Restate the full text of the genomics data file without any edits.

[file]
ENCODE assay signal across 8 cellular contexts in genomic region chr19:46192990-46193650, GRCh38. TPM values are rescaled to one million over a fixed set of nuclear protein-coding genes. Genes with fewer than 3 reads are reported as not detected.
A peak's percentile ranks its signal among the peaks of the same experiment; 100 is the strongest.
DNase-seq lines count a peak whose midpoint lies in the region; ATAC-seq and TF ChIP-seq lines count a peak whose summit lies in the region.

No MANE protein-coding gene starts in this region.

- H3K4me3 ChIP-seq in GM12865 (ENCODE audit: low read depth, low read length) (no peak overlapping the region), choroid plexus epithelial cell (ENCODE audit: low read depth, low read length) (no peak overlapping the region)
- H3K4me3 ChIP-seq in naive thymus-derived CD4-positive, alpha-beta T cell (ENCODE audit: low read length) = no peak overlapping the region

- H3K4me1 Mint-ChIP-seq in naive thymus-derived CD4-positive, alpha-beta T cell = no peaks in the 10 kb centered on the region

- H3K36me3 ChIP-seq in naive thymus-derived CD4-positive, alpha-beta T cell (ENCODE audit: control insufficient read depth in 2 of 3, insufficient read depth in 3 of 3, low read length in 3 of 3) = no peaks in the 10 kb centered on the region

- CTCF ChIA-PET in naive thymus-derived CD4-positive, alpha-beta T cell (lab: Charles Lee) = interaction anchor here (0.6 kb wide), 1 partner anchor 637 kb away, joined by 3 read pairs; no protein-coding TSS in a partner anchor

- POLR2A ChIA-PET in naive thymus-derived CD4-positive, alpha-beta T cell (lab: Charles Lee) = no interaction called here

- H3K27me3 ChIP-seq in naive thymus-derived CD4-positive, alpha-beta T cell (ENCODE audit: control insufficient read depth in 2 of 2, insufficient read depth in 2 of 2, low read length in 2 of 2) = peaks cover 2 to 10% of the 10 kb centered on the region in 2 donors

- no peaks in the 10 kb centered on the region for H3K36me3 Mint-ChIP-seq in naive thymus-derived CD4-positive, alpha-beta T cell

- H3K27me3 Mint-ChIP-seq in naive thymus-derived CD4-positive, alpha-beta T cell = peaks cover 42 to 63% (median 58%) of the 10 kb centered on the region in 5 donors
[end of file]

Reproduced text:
ENCODE assay signal across 8 cellular contexts in genomic region chr19:46192990-46193650, GRCh38. TPM values are rescaled to one million over a fixed set of nuclear protein-coding genes. Genes with fewer than 3 reads are reported as not detected.
A peak's percentile ranks its signal among the peaks of the same experiment; 100 is the strongest.
DNase-seq lines count a peak whose midpoint lies in the region; ATAC-seq and TF ChIP-seq lines count a peak whose summit lies in the region.

No MANE protein-coding gene starts in this region.

- H3K4me3 ChIP-seq in GM12865 (ENCODE audit: low read depth, low read length) (no peak overlapping the region), choroid plexus epithelial cell (ENCODE audit: low read depth, low read length) (no peak overlapping the region)
- H3K4me3 ChIP-seq in naive thymus-derived CD4-positive, alpha-beta T cell (ENCODE audit: low read length) = no peak overlapping the region

- H3K4me1 Mint-ChIP-seq in naive thymus-derived CD4-positive, alpha-beta T cell = no peaks in the 10 kb centered on the region

- H3K36me3 ChIP-seq in naive thymus-derived CD4-positive, alpha-beta T cell (ENCODE audit: control insufficient read depth in 2 of 3, insufficient read depth in 3 of 3, low read length in 3 of 3) = no peaks in the 10 kb centered on the region

- CTCF ChIA-PET in naive thymus-derived CD4-positive, alpha-beta T cell (lab: Charles Lee) = interaction anchor here (0.6 kb wide), 1 partner anchor 637 kb away, joined by 3 read pairs; no protein-coding TSS in a partner anchor

- POLR2A ChIA-PET in naive thymus-derived CD4-positive, alpha-beta T cell (lab: Charles Lee) = no interaction called here

- H3K27me3 ChIP-seq in naive thymus-derived CD4-positive, alpha-beta T cell (ENCODE audit: control insufficient read depth in 2 of 2, insufficient read depth in 2 of 2, low read length in 2 of 2) = peaks cover 2 to 10% of the 10 kb centered on the region in 2 donors

- no peaks in the 10 kb centered on the region for H3K36me3 Mint-ChIP-seq in naive thymus-derived CD4-positive, alpha-beta T cell

- H3K27me3 Mint-ChIP-seq in naive thymus-derived CD4-positive, alpha-beta T cell = peaks cover 42 to 63% (median 58%) of the 10 kb centered on the region in 5 donors